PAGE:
Monday, December 3, 2012

Christmas Questions

As we prepare for Christmas, I've had a lot of questions come to mind.  Perhaps this is not the best place to pose them, but perhaps it is.  Maybe it's "group thought", maybe it's just me, but I'm actually feeling a lot Bah Humbug over the traditions we instill in our children.  I enjoy setting up our tree, decorating, and seeing lights that others display on their homes.  But when it turns to gift-giving, I'm feeling a bit unsure of what to do with my thoughts.  Perhaps someone could offer some advice, or answers to these questions.

(Happy Ranahanakwanzmas?  photo source)
Is God happy with how we celebrate the birth of the Son?
Is going into debt to make sure everyone receives a suitable gift, or something they want, appropriate?
Is more than three gifts excessive?
Why do we give gifts?
Why do we make cookies?
Why do we yearn for snow on Christmas morning?
Why do we fight whether or not our communities or schools allow us to celebrate, or not?  Does that prohibit us from worshiping how we please?
Why do we sing about Santa?
Why do we talk about Santa?
Where did Santa come from, and why did the idea stick?
Why do we celebrate Christmas in December, if most of us believe Christ was born in the springtime?
Why do we worry about sticking to what mainstream society teaches us?
Is it all about tradition?

In the Book of Mormon, there are many verses which warn us of doing things because of tradition.  The Lamanites sinned not necessarily because they thought it best, but because they were taught to do so by their "fathers".  Stealing, plundering, and hating the Nephites was done because that's how it was always done, and perpetuating it was socially acceptable.  Looking back at my BYU years, I find it interesting that one of the first devotionals I attended was based on "tradition", with the BYU performers redoing Fiddler on the Roof.  Traditions of "lighting the Y", attending football games (even if you didn't like football), Homecoming, attending devotionals, etc., were all encouraged as part of being a "good" student.  The song "Tradition" was celebrated, and ended up being a recurring theme through those college years.  Here at Christmastime, when Christians everywhere say we're celebrating the birth of the Savior, I wonder, are we really?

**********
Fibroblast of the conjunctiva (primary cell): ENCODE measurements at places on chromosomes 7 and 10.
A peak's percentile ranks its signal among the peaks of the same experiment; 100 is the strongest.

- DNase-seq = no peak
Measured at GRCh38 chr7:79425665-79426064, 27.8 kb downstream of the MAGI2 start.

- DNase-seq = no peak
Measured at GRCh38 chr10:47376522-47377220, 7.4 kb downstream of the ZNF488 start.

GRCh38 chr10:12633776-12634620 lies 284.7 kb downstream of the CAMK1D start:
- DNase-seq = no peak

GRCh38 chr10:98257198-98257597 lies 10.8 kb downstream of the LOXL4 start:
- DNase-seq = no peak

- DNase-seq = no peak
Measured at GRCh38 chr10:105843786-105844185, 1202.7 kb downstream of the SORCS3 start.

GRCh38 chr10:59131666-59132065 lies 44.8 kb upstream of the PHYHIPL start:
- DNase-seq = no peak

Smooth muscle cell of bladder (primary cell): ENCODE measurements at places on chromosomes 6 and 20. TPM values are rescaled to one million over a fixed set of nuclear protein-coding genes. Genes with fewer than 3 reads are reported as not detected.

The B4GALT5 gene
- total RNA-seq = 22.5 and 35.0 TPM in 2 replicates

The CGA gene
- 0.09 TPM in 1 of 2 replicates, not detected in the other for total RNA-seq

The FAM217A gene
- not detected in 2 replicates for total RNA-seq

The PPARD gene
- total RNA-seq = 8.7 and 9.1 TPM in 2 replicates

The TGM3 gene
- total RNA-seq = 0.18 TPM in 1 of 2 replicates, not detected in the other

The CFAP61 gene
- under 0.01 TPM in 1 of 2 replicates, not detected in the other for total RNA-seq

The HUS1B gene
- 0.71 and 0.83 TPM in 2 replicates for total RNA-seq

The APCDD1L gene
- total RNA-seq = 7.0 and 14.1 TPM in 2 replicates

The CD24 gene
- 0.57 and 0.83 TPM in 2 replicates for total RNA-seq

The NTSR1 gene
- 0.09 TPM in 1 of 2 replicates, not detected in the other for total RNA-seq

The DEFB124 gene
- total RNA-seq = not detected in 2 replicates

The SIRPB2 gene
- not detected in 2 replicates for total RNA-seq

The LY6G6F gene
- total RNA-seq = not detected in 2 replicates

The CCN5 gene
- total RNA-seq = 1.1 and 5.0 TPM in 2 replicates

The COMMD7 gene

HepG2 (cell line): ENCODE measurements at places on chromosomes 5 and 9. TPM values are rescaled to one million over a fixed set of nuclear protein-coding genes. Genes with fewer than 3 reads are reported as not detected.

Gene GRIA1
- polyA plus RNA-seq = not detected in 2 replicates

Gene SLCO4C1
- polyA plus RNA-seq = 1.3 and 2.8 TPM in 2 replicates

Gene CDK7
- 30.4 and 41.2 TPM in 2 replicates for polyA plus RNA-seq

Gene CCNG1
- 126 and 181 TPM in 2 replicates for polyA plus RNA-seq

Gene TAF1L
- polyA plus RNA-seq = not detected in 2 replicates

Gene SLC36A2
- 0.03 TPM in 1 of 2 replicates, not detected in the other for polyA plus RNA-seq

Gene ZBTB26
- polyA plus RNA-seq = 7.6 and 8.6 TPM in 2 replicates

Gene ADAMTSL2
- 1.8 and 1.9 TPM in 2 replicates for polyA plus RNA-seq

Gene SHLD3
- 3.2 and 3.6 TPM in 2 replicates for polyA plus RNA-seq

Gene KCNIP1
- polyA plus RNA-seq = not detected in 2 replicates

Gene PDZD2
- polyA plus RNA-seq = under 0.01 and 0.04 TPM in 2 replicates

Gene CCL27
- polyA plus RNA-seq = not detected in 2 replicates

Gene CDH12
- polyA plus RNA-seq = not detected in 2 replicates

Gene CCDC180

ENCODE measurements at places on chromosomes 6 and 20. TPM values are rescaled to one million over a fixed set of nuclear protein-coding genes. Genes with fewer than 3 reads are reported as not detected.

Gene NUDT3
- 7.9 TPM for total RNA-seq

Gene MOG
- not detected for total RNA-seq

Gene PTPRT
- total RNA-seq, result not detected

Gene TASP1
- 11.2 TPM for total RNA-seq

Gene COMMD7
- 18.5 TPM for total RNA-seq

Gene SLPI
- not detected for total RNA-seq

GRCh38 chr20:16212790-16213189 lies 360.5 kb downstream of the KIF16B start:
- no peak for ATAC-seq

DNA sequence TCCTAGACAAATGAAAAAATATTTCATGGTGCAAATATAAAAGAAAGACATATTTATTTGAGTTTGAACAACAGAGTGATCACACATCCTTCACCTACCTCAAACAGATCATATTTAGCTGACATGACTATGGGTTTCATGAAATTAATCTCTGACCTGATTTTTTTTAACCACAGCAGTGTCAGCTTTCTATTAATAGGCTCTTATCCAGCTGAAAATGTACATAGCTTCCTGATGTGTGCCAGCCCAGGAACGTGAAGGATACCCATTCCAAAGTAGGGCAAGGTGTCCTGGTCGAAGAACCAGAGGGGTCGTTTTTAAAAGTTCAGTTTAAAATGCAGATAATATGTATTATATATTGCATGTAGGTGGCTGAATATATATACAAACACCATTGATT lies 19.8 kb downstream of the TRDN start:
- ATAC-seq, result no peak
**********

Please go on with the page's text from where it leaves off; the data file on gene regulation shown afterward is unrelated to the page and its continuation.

(Tevya, from Fiddler on the Roof, photo source)
So again, is God happy with how we celebrate the birth of the Son?
Is going into debt to keep up with traditions wise?
Is more than three gifts in keeping with the pattern set?
Why do we give gifts, really?
What have cookies to do with Jesus?
What does snow have to do with Christmas?  Or classic movies, for that matter?
Does it matter if our communities let us celebrate?
What does Santa have anything to do with it?  Should we move celebrating Christ's birth to April, and just let Santa have his own day?
Does it matter?

(The Wise Men, by Minerva Teichert)

When reading in Alma this past week, I was struck that much of the story of Christ, when retold by Amulek, began with the story of Adam and Eve.  I wonder how our first mortal parents celebrated Christ's birth.  Did they celebrate in anticipation?  Did those who were waiting in the Americas, who received the prophecies years before his birth, celebrate the season, knowing it was just years away?  Could they feel the excitement of what lay ahead?  And what of the Wise Men?  What was going through their minds and hearts?

I'm trying to catch the Christmas spirit, but somehow it just feels all wrong.  I'm not sure what to do about it, what to do to change it, and I wonder if my objections will cause drama in my household.  As the economy being in a slump has hit us in a difficult manner, it would not be wise for our family to splurge and get everyone 3-4 unnecessary gifts, just because it's what we do.  Are we thinking of Jesus, when we're opening up the latest book, gadget, socks, or traditional Christmas Eve pajamas?  Yet will we do it?

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